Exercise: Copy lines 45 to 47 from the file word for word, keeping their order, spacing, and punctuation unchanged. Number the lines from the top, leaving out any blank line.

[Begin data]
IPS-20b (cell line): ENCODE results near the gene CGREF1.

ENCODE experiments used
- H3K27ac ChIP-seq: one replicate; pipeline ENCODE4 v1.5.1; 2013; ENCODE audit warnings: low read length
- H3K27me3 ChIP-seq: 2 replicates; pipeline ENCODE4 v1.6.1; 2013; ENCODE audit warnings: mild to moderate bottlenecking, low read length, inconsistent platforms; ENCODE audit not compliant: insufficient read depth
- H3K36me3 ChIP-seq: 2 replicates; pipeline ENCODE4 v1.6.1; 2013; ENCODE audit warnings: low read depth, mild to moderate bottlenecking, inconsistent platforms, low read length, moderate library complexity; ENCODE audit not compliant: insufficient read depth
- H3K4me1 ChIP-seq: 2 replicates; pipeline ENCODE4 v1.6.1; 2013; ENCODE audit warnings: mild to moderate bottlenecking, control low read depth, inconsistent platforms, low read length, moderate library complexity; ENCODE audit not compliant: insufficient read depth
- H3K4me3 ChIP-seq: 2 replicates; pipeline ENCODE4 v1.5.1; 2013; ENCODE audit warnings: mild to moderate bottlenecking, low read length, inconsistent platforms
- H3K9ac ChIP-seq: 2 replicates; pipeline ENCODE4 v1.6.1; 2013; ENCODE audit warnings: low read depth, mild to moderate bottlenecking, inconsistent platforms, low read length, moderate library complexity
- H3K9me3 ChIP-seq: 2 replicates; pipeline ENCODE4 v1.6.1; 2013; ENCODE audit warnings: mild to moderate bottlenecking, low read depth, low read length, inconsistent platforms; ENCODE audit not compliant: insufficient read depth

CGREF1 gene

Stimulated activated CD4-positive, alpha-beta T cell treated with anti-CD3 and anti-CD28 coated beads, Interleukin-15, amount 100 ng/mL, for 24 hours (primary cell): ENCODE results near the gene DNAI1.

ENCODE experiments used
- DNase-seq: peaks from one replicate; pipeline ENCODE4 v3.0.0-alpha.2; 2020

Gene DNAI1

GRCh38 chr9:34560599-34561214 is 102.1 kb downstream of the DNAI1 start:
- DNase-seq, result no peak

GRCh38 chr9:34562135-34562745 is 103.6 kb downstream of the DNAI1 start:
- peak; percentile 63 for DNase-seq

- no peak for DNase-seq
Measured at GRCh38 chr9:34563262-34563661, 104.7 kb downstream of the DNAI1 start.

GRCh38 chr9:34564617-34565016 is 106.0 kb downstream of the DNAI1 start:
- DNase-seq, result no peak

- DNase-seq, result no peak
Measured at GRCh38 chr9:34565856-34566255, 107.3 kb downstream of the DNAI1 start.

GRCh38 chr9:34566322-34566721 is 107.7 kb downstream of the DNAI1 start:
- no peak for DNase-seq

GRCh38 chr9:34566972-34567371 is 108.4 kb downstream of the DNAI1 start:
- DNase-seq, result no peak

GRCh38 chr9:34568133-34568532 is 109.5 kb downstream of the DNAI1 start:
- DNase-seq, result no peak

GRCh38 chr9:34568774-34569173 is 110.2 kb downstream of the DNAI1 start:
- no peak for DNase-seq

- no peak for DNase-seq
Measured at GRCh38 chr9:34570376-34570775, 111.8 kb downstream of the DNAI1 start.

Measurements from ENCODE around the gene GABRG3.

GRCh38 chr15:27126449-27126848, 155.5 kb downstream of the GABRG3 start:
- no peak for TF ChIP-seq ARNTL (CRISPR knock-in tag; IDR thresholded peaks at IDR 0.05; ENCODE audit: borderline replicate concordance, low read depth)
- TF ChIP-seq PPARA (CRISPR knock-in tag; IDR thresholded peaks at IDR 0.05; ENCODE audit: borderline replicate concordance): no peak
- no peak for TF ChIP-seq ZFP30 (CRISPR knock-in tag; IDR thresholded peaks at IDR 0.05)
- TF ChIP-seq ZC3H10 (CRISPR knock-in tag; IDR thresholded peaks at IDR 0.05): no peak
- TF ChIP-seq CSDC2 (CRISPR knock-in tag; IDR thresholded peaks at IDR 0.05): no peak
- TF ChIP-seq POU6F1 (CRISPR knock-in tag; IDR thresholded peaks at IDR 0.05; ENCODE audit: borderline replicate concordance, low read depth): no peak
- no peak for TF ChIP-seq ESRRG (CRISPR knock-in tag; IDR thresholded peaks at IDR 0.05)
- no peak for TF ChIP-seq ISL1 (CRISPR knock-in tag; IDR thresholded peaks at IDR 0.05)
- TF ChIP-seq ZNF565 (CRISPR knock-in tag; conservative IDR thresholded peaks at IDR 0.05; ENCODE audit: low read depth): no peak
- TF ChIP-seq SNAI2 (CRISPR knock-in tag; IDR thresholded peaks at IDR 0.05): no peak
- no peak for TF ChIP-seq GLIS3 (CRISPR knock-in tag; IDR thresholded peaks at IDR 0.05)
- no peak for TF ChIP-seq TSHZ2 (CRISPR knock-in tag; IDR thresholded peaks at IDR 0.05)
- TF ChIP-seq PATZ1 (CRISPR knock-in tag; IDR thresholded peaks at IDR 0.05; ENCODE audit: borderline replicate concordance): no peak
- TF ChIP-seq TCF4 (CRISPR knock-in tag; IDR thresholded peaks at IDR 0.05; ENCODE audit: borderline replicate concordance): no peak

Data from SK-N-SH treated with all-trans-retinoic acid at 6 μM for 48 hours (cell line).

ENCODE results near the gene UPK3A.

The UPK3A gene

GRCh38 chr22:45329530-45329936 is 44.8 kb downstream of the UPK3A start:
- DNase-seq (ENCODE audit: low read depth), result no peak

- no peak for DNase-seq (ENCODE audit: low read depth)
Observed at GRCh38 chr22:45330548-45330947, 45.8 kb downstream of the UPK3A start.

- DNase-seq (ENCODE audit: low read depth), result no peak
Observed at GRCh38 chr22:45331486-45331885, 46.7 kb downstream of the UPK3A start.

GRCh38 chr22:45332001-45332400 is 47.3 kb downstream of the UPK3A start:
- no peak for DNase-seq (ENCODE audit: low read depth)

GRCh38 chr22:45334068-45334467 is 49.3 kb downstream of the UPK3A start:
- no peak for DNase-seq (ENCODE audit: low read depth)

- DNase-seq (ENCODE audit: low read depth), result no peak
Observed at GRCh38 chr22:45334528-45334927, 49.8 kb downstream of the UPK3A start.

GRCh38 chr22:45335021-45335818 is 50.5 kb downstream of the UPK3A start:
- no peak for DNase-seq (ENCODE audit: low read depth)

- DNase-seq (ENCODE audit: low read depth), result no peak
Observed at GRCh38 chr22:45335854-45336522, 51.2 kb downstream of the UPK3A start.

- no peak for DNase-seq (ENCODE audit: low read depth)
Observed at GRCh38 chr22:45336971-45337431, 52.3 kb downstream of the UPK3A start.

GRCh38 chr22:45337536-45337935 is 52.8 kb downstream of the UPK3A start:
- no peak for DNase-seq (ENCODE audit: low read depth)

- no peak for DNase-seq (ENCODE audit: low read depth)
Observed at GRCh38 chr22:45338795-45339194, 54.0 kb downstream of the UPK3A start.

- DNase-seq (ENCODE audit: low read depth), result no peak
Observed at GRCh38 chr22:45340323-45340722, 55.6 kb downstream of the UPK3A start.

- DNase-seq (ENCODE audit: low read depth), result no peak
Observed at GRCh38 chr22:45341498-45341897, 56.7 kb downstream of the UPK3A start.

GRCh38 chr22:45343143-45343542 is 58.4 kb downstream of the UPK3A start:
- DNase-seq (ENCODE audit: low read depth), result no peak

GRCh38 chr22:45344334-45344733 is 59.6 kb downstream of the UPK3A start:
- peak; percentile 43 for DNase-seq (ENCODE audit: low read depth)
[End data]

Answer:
- TF ChIP-seq ZNF565 (CRISPR knock-in tag; conservative IDR thresholded peaks at IDR 0.05; ENCODE audit: low read depth): no peak
- TF ChIP-seq SNAI2 (CRISPR knock-in tag; IDR thresholded peaks at IDR 0.05): no peak
- no peak for TF ChIP-seq GLIS3 (CRISPR knock-in tag; IDR thresholded peaks at IDR 0.05)